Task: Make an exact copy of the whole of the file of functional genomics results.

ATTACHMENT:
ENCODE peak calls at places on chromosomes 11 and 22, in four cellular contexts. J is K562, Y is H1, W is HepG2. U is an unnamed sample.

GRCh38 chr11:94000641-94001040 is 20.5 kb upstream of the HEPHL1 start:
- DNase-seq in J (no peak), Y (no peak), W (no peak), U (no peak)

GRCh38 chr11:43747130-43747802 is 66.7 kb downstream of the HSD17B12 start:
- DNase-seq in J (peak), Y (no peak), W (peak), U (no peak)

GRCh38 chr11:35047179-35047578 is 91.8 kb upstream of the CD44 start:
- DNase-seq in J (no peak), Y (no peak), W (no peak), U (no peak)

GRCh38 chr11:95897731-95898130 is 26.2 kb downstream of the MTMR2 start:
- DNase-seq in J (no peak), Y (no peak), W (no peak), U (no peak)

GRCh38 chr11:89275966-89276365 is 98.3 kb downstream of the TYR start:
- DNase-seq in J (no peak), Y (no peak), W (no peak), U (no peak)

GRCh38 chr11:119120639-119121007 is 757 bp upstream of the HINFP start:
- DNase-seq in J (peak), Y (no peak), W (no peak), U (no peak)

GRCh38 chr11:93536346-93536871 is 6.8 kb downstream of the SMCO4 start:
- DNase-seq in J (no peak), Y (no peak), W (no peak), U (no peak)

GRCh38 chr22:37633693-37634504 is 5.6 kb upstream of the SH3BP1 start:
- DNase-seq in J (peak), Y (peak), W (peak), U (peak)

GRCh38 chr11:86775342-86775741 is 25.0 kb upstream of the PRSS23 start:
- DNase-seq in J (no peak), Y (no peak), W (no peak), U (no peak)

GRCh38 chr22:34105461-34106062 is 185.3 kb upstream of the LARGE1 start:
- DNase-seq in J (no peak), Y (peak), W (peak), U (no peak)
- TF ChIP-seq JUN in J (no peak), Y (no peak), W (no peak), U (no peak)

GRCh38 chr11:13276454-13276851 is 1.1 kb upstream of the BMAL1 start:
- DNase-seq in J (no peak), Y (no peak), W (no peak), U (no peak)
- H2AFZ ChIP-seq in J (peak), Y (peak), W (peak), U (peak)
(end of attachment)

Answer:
ENCODE peak calls at places on chromosomes 11 and 22, in four cellular contexts. J is K562, Y is H1, W is HepG2. U is an unnamed sample.

GRCh38 chr11:94000641-94001040 is 20.5 kb upstream of the HEPHL1 start:
- DNase-seq in J (no peak), Y (no peak), W (no peak), U (no peak)

GRCh38 chr11:43747130-43747802 is 66.7 kb downstream of the HSD17B12 start:
- DNase-seq in J (peak), Y (no peak), W (peak), U (no peak)

GRCh38 chr11:35047179-35047578 is 91.8 kb upstream of the CD44 start:
- DNase-seq in J (no peak), Y (no peak), W (no peak), U (no peak)

GRCh38 chr11:95897731-95898130 is 26.2 kb downstream of the MTMR2 start:
- DNase-seq in J (no peak), Y (no peak), W (no peak), U (no peak)

GRCh38 chr11:89275966-89276365 is 98.3 kb downstream of the TYR start:
- DNase-seq in J (no peak), Y (no peak), W (no peak), U (no peak)

GRCh38 chr11:119120639-119121007 is 757 bp upstream of the HINFP start:
- DNase-seq in J (peak), Y (no peak), W (no peak), U (no peak)

GRCh38 chr11:93536346-93536871 is 6.8 kb downstream of the SMCO4 start:
- DNase-seq in J (no peak), Y (no peak), W (no peak), U (no peak)

GRCh38 chr22:37633693-37634504 is 5.6 kb upstream of the SH3BP1 start:
- DNase-seq in J (peak), Y (peak), W (peak), U (peak)

GRCh38 chr11:86775342-86775741 is 25.0 kb upstream of the PRSS23 start:
- DNase-seq in J (no peak), Y (no peak), W (no peak), U (no peak)

GRCh38 chr22:34105461-34106062 is 185.3 kb upstream of the LARGE1 start:
- DNase-seq in J (no peak), Y (peak), W (peak), U (no peak)
- TF ChIP-seq JUN in J (no peak), Y (no peak), W (no peak), U (no peak)

GRCh38 chr11:13276454-13276851 is 1.1 kb upstream of the BMAL1 start:
- DNase-seq in J (no peak), Y (no peak), W (no peak), U (no peak)
- H2AFZ ChIP-seq in J (peak), Y (peak), W (peak), U (peak)